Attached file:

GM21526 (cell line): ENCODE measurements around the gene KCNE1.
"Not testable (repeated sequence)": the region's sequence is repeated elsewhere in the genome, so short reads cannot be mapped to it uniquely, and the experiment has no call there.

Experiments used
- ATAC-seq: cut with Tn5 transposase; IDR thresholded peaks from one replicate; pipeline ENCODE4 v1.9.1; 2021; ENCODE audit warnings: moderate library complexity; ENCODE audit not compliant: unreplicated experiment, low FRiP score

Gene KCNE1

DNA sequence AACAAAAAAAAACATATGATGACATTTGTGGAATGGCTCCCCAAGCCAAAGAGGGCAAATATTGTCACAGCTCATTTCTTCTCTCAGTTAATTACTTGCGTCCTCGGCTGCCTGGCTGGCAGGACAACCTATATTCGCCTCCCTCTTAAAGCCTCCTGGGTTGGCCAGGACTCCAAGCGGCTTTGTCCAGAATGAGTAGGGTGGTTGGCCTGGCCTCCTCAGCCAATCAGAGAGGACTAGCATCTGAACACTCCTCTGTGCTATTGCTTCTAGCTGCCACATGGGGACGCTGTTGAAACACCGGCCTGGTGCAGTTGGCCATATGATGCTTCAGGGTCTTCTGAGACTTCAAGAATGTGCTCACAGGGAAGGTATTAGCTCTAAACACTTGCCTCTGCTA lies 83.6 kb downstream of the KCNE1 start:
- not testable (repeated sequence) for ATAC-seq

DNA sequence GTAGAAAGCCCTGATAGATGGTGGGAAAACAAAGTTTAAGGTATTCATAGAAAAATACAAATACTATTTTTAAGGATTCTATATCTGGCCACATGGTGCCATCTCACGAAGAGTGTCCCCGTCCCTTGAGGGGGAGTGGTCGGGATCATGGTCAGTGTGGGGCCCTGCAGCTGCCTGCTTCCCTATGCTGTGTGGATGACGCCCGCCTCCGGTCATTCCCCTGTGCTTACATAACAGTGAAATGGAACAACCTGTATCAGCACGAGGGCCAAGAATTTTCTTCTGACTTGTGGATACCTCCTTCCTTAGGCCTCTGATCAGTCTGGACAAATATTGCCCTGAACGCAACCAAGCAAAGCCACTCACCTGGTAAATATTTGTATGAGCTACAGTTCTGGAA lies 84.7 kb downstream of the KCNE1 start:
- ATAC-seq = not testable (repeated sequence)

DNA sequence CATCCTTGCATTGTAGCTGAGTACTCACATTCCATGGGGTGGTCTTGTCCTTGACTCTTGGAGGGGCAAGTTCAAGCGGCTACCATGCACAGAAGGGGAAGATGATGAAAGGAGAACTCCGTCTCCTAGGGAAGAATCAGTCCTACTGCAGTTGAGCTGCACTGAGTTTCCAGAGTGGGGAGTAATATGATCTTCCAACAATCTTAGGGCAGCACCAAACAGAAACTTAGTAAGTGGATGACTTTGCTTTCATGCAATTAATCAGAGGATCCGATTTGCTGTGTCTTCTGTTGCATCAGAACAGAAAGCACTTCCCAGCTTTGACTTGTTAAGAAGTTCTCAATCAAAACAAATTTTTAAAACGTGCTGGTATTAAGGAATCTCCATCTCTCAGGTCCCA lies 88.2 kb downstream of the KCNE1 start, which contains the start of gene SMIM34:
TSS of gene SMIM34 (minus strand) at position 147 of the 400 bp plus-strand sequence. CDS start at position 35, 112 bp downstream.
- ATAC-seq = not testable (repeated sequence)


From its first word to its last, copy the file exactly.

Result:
GM21526 (cell line): ENCODE measurements around the gene KCNE1.
"Not testable (repeated sequence)": the region's sequence is repeated elsewhere in the genome, so short reads cannot be mapped to it uniquely, and the experiment has no call there.

Experiments used
- ATAC-seq: cut with Tn5 transposase; IDR thresholded peaks from one replicate; pipeline ENCODE4 v1.9.1; 2021; ENCODE audit warnings: moderate library complexity; ENCODE audit not compliant: unreplicated experiment, low FRiP score

Gene KCNE1

DNA sequence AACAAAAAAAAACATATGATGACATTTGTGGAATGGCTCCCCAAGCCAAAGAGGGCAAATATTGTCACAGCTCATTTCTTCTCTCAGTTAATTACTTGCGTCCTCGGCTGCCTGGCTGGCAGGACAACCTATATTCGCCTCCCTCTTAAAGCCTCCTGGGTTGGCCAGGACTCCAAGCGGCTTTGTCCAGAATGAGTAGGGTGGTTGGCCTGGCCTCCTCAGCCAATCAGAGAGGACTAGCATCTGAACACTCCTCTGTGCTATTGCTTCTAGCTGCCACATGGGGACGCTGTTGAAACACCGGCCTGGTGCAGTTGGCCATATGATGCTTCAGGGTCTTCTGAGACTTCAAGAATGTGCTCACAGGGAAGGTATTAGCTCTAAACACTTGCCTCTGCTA lies 83.6 kb downstream of the KCNE1 start:
- not testable (repeated sequence) for ATAC-seq

DNA sequence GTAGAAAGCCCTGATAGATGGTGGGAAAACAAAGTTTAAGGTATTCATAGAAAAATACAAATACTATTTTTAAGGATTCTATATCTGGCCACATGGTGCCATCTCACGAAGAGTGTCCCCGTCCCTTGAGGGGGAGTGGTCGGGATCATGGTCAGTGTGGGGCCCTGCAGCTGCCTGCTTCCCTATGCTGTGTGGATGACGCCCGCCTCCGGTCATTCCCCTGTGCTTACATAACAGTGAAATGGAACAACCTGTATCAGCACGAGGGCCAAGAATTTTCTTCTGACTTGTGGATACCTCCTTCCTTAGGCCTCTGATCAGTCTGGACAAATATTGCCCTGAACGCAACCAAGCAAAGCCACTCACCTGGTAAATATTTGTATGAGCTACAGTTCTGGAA lies 84.7 kb downstream of the KCNE1 start:
- ATAC-seq = not testable (repeated sequence)

DNA sequence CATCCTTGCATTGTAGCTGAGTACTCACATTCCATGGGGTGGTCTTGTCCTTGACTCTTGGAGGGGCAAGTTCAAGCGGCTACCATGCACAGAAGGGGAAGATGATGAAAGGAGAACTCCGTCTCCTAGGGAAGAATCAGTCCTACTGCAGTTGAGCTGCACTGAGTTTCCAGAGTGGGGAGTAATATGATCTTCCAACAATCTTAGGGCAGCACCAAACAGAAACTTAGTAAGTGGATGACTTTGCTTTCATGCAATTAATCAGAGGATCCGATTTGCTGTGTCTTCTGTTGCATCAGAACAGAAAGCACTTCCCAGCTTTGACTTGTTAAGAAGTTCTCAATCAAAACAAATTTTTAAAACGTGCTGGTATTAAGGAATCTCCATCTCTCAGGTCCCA lies 88.2 kb downstream of the KCNE1 start, which contains the start of gene SMIM34:
TSS of gene SMIM34 (minus strand) at position 147 of the 400 bp plus-strand sequence. CDS start at position 35, 112 bp downstream.
- ATAC-seq = not testable (repeated sequence)